With under a minute to play, Michael Clayton hauled in an 8-yard pass from quarterback Bruce Gradkowski on fourth down. As Clayton extended his arms to cross the goal line for the go-ahead touchdown, the ball hit the ground and came out. The catch, which was initially waived off by referee Mike Carey, was eventually overturned by instant replay.
Ironically, it was Carey who was on the replay end of a controversial catch, or in this case, non-catch, by Tampa Bay receiver Edell Shepherd in the loss to Washington, in the same end zone.
Shepherd caught what appeared to be a 40-yard scoring pass from QB Chris Simms, but replay ruled that the ball slipped from Shepherd’s control as his torso hit the ground, and the pass therefore was incomplete. The Bucs’ season ended that day in a 17-10 loss.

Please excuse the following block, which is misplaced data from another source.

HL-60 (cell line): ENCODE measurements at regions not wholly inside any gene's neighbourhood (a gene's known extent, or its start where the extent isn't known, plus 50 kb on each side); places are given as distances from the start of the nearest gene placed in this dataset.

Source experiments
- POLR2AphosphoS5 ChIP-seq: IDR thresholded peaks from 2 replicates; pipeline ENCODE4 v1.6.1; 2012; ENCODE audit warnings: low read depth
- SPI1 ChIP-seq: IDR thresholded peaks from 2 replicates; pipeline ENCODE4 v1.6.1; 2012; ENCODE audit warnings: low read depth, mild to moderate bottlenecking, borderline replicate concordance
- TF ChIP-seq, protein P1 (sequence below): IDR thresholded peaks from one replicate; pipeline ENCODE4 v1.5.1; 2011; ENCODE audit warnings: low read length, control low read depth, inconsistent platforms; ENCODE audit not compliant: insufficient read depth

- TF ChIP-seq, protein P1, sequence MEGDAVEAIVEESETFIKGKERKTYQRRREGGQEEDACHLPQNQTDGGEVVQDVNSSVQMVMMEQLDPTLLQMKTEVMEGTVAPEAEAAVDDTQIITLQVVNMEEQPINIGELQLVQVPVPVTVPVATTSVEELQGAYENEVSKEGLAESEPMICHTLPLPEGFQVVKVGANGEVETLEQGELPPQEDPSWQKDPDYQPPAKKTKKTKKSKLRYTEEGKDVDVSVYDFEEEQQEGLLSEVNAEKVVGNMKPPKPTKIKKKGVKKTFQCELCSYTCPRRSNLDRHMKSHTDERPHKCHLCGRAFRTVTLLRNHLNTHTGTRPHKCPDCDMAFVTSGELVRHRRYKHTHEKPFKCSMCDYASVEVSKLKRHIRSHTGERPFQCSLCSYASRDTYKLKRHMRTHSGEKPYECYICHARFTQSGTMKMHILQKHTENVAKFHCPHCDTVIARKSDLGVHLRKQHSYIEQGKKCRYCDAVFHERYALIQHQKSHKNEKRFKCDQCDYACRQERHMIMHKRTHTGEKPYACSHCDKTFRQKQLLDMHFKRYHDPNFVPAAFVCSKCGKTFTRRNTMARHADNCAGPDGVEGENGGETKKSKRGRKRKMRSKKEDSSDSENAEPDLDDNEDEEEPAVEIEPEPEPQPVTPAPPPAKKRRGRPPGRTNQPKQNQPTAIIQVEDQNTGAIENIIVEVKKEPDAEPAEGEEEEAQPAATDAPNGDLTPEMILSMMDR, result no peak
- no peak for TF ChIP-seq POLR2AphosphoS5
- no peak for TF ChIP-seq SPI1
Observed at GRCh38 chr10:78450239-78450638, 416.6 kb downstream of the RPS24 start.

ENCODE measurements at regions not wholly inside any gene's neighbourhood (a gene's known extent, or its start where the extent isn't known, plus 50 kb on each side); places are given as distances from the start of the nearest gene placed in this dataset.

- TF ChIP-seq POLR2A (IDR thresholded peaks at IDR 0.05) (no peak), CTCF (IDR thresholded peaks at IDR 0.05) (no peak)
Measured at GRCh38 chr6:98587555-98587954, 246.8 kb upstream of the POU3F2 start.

On Monday, Gruden was asked his thoughts on what it was like waiting for the instant replay ruling on Clayton’s catch.
“It’s uneasy, you know what I mean? You just cross your fingers and hope for the best,” Gruden said. “You know these guys are going to look at the instant replay and make a decision that is the right one. You’ve just got to hope it’s in your favor. You just cross your fingers and hope for a little good fortune.
INSTANT REPLAY The broadcast of Tampa Bay’s 14-13 win over Cincinnati will re-air on a special NFL Replay doubleheader at 8:00 p.m. ET on Thursday.
NFL Network will condense the Bucs-Bengals game and the Panthers-Ravens game into 45 minutes eached. An encore presentation of NFL Replay will re-air on Friday, Oct. 20 at 1:30 p.m. ET.
Sunday's Bengals/Buccaneers and Panthers/Ravens games re-air on a special NFL Replaydoubleheader airing Thursday at 8:00 PM ET.
QUOTE OF THE DAY When further questioned about instant replay, Gruden was asked if he thought Sunday’s favorable ruling meant the tide was turning in his favor:
“No, I don’t think that deep and philosophically. I’m not, ‘The tide is turning or the tide is with me.’ I don’t know a damn thing about the tide. I throw my line in the water whenever. I guess the tide has a lot to do when you can catch a fish, but I don’t get involved with that in football